This is a really neat tool if you want to enjoy the music with just people you know (or on your own), though I was surprised that even as the host of the closed session, I had no obvious control over the Blackpink concert’s playback. The Livestream looped on its own timer.

I expect this is some kind of licensing thing, but the ability to play and pause the concert would be a super useful feature. You could make sure everyone in your group arrives before the performance begins, and if people need to take a break, you could pause between tracks and hit play when everyone is ready again. As it was, I just had to tune in somewhere in the middle and watch until it looped back to where I began, which didn’t feel like the best way to experience Blackpink’s majesty.

The video feed also dropped in quality sometimes and even paused to buffer every so often. I thought this might be an issue with my internet, but other concertgoers kept moving while the video was stopped, and when it started up again, the concert picked up where it left off rather than jumping forward – which is what you’d expect it to do if my internet was to blame.

Lastly, I found Music Valley – the Horizon Worlds map you visit to watch concerts – to be a bit too distracting. I think the gamified elements should stay, but I wish there was a great spot where you could watch the concert without flying saucers or rocky outcrops obstructing your view. That said, the issues were far from experience-ruining.

Will Horizon Worlds replace going to real concerts? Heck no. The Quest 3 – or any VR headset for that matter – can’t possibly match the atmosphere or chest-thumping sound generated by a live gig. But as a free alternative, I had a fantastic time, and I expect this won’t be the last VR concert I watch in 2024.

Bulletstorm VR

A Player holds a gun in one hand while the other is launching their Energy Lash whip at an unsuspecting foe in a derelict building
A Player holds a gun in one hand while the other is launching their Energy Lash whip at an unsuspecting foe in a derelict building

Bulletstorm is the quintessential opposite of the other two entries in this round-up – an uber-macho arcade shooter full of non-stop carnage ripped from the Doritos and Mountain Dew CoD era of the early 2010s.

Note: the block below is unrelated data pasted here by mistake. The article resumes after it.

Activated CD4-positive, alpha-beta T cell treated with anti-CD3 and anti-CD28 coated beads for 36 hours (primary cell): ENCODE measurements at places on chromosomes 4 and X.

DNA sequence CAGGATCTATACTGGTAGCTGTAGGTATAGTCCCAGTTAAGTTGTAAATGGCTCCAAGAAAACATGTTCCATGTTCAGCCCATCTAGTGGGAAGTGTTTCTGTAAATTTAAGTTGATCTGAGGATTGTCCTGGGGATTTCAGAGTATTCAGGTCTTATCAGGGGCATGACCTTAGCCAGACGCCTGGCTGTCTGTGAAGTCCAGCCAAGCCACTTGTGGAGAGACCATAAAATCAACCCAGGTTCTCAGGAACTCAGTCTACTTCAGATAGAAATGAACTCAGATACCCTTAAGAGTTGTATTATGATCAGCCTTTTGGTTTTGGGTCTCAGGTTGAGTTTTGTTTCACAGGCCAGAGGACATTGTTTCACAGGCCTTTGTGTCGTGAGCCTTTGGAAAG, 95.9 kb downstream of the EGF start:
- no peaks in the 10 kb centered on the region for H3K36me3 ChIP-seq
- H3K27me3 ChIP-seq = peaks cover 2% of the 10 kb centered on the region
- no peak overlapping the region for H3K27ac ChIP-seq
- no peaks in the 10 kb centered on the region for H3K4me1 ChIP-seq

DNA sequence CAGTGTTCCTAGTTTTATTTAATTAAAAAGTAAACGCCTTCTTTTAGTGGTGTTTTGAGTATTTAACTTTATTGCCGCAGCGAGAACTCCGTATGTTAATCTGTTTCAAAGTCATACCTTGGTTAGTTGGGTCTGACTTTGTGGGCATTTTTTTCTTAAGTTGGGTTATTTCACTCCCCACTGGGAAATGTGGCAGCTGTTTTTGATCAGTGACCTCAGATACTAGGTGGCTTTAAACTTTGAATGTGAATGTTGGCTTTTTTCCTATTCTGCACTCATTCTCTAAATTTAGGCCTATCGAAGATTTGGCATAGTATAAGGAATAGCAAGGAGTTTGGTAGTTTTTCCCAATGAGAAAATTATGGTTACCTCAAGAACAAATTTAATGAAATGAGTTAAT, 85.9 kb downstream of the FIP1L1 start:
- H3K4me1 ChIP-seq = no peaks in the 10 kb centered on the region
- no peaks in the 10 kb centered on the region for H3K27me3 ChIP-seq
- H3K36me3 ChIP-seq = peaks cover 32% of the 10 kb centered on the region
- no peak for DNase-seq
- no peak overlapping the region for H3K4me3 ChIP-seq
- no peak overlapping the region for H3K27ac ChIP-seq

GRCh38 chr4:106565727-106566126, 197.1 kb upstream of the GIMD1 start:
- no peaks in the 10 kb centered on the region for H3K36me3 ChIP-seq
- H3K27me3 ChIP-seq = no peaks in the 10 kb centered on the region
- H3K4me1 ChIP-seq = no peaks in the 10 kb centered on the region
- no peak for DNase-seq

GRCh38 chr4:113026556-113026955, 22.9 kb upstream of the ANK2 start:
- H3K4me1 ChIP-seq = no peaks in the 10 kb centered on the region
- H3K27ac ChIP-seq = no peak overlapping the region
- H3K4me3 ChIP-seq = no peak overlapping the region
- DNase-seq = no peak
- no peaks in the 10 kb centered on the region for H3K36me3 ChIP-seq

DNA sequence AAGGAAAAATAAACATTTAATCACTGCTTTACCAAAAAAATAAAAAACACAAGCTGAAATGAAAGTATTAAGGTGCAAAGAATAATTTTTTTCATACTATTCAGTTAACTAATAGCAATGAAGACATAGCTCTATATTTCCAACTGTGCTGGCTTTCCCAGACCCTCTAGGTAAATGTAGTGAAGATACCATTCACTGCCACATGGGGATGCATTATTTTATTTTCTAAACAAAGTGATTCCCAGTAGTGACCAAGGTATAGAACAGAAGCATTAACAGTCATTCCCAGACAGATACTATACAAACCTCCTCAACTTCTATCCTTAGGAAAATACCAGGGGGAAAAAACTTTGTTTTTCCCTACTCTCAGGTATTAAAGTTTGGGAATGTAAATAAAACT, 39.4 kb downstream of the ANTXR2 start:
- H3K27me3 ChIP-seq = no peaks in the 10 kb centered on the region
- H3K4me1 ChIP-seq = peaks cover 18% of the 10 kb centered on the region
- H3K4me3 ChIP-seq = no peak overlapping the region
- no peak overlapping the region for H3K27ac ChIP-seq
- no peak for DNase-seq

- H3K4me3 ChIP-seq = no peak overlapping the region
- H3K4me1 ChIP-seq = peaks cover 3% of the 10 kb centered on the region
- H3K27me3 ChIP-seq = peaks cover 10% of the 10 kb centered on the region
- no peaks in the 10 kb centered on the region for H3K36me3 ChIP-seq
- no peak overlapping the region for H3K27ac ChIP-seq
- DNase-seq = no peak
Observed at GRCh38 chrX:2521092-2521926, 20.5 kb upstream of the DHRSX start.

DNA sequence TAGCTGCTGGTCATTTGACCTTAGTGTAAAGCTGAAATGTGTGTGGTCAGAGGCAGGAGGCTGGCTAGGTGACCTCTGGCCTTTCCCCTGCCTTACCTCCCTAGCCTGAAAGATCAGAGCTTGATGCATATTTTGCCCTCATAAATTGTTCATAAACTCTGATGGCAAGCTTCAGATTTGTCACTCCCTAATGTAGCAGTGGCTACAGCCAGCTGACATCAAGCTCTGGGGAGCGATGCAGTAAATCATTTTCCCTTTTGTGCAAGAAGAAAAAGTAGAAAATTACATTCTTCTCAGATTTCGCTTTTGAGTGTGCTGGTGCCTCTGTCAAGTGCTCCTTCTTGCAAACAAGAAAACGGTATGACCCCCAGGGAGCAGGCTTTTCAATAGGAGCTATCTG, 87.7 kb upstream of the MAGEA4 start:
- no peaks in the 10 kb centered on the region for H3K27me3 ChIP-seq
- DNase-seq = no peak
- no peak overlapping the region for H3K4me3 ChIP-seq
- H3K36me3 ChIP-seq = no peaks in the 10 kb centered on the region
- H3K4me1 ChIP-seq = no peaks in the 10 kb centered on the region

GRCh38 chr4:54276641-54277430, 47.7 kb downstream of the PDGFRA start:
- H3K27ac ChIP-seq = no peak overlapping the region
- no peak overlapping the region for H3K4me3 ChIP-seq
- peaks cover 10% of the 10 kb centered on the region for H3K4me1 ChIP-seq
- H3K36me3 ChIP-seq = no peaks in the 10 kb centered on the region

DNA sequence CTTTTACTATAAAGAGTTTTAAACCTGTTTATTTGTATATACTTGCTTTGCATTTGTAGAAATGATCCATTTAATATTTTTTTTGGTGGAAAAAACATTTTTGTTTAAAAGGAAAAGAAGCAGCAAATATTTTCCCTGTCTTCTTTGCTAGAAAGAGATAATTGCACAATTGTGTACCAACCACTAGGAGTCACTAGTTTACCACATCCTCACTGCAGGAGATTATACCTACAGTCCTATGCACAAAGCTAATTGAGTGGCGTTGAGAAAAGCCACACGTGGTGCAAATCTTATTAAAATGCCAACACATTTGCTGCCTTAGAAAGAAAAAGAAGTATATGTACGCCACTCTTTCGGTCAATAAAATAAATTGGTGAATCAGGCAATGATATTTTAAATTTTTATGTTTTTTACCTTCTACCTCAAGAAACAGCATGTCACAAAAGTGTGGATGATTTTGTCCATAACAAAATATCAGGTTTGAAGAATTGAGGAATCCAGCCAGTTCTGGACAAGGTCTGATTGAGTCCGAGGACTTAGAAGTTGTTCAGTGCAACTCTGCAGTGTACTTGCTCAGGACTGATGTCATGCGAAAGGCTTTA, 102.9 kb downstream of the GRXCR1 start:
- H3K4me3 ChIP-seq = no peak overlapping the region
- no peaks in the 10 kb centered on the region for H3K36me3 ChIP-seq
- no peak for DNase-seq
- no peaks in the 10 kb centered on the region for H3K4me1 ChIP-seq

A VR remake makes a lot of sense for this title originally released on the Xbox 360 and PS3. The visceral first-person combat is at home in VR. There’s an undeniable primal satisfaction when you use your energy lash to whip an enemy towards you, launch them away with a powerful kick, and watch them fly head-first into some environmental hazard that skewers, electrocutes, or blows them to smithereens – or you could simply pop their head like a balloon with a shot from your rifle.

The more convoluted your massacre methods, the more points you earn. You could simply rinse through enemies with your seemingly unending supply of ammo, but to be able to afford gear improvements, you’ll need to combine your weapons, skills, and environment in unique ways.

And you can take a lot of risks with your trick shots as you’re a total bullet sponge. It’s unrealistic for sure, but Bulletstorm is a power fantasy through and through; we don’t have time to duck behind cover and take a pause while you heal up.

In the same vein, Bulletstorm doesn’t have time to get bogged down in anything more than a paper-thin plot. If you’re after Shakespeare, look elsewhere – this isn’t even Shakespeare’s 7th cousin. As a way to string the set pieces together in a semi-coherent way, Bulletstorm’s story succeeds, but, as the game warns you when you boot it up, some of the unchanged dialogue is of its time – think a slightly toned-down Call of Duty lobby.

Annoyingly, despite the emphasis on frenetic action, Bulletsorm’s cutscenes slow down the opening act to a snail’s pace. They happen every few minutes and pull you out of the action to watch the video on a large screen in a black void – and usually have a loading screen you have to sit through, too. I wish the opening had been changed so you can get into the meat of the fighting quickly. As it currently stands, Bulletstorm's start is uncharacteristically boring.

I also noticed a fair amount of glitches, plus the visuals aren’t pretty on Quest. Hopefully, a patch will launch soon that fixes the issues I experienced – such as frequently clipping into the floor and getting stuck when using teleport movement, and not being able to slide under structures to progress. We also might see the team release a Quest 3 update that takes advantage of the new headset’s technical upgrades – but we’ll have to wait and see what is announced.

Overall, Bulletstorm VR isn’t my cup of tea, but I can see the appeal. If you like other bloodbath-filled VR sandboxes or the original title, then this might be one for you to check out.